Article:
THE festive season may be upon us but, for a large chunk of Scotland’s 500-odd golf clubs, there is little in the way of Christmas cheer in the air, either out on the course or in the clubhouses.
The wettest summer in 100 years left courses closed at a time of the year when they are normally at their busiest. Many still have not recovered, the water table having risen to a level where it does not take much rain for fairways, bunkers and greens to flood.
Reduced playing opportunities, both for members and visitors, have had a knock-on effect. Bar and catering income has been hit. Club professionals have suffered, too, due to a drop in footfall in their shops.
“What golf clubs have lost this season due to bad weather obviously isn’t just green fees,” confirmed Bernadette Giefer, the club manager at Mortonhall in Edinburgh.
“It will be a knock-on effect that also has ramifications in the bar and catering. It always is when there has been a bad season, as the revenue streams are linked.”
Towards the end of November, Gieger reported that Mortonhall was £4,000 down for the year on green fees. While that alone would not put a big dent in the club’s balance sheet, a drop of £19,000 on bar sales and £13,000 on catering definitely will.
“That will hurt,” she added. “We can recoup some of that, but I imagine for our year end that we will be down in the bar and catering by £25,000.”
Gordon Simpson is both the head PGA professional and general manager at Hilton Park, where trying to keep two courses open proved a real battle at times for the club’s team of greenkeepers this year. “This has definitely been one of the toughest years for clubs in terms of the weather and it has tipped a lot of people over the edge in terms of playing,” he commented.
“Some people had already been starting to get out of the habit of playing and this year they don’t feel they’ve been getting value for money for their annual subscription.” The consequence of that is already being felt by some unlucky clubs.
At Aberdour, for example, the club captain has predicted 2013 as being a “year for tightening expenditure” due to the Fife club being “at least 60 members short of full membership”.
Some of those not renewing memberships there have been attracted to neighbouring Burntisland, where the annual subscription has been lowered to £375 for the next three years, but it is quite a turnaround, nonetheless, for a club that had a waiting list to join until quite recently.
“Clubs have to cut their cloths accordingly,” added Simpson. “They have to do what is best for them. Here, we are aiming to keep improving the facilities by investing in the course, the clubhouse and machinery. We are still trying to put over a positive message, but you can see how it is a catch-22 situation for some clubs. They might not have the money to do A, B or C at the moment, but sometimes you have to speculate to accumulate, especially as a downward spiral can be difficult to get out of.”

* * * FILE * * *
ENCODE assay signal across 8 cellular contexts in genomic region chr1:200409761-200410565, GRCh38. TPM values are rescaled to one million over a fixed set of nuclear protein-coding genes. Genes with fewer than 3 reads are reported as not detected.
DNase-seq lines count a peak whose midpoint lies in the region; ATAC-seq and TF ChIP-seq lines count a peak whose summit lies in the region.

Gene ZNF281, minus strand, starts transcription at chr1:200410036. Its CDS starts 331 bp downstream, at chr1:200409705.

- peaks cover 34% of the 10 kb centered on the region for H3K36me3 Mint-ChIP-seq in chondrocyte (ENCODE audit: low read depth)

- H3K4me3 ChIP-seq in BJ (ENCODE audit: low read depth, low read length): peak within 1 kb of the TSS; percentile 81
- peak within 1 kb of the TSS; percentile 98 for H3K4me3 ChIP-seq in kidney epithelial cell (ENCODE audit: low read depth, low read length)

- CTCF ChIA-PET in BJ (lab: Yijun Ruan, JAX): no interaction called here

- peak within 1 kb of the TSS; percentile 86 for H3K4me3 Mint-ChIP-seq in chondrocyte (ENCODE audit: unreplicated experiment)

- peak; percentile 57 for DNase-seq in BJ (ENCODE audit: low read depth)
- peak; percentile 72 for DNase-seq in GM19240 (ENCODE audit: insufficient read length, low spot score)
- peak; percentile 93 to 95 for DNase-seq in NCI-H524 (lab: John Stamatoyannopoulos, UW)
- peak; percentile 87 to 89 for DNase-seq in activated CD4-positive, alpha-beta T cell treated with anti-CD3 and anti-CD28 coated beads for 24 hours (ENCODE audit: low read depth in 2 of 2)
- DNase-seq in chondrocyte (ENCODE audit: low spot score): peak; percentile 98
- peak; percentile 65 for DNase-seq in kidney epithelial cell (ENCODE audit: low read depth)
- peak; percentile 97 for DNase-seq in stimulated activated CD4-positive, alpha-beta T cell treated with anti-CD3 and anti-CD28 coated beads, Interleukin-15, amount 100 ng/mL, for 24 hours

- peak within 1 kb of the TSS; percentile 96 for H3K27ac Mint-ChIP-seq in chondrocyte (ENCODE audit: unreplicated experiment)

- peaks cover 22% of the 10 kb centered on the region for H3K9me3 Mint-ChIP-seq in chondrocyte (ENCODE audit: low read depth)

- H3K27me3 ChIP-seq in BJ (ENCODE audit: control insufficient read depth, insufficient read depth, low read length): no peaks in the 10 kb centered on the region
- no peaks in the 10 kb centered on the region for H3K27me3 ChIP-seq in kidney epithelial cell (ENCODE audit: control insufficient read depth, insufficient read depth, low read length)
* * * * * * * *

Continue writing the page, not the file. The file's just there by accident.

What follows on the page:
In a bid to help clubs in these difficult times, the Scottish Golf Union has appointed three regional Development Officers and seminars held by them in recent weeks have been well attended.
Cliffe Jones, the long-serving professional at Glencorse on the outskirts of Edinburgh, and a former captain of the PGA in Scotland, was at one of them, but he felt too much of the blame for golf’s current plight was being put down to bad weather. “They are beating about the bush talking about that being one of the main problems. They are dodging the big issues,” he said. “Why are people not playing golf? Because they can’t afford it.
“At my club, for example, the annual subscription is £600 and some people are not able to pay that just now. I think we are scared to drop that in case we don’t get enough members to break even, but clubs are going to suffer a slow death as membership fritters away.”
While only one Scottish course-owning club – Whitemoss in Perthshire – has gone out of business in the past year, it is no secret that many are fighting furiously to stay afloat.
“It’s not just one or two clubs that are struggling – it’s almost all of them and at the top end as well as the bottom,” added Simpson. “Part of the reason, of course, and this is Britain in general not just Scotland, is that there are far too many courses for the amount of golf being played.”
Sandy Jones, the chief executive of the Professional Golfers’ Association, echoed that view and reckons drastic action would have been taken already if the game was being run by one of the biggest motor companies in the world.
“If it was Ford, they’d be shutting ten per cent of the plants to make it economical again and I can see that argument,” said the Scot, who reckons some of golf’s current problems have been self-inflicted. “The industry has damaged itself,” he added. “There are not only too many golf courses but some of them have also introduced two for one offers. The game is not joined up in that sense because clubs are effectively independent traders.”
The fear for many parkland clubs if 2013 is another bad year weather-wise is that more people will start looking to links courses for the value for money they want from membership.
“Another poor summer and more inland clubs will be losing members to the coastal ones,” predicted Gieger. “You can’t actually fault the logic.”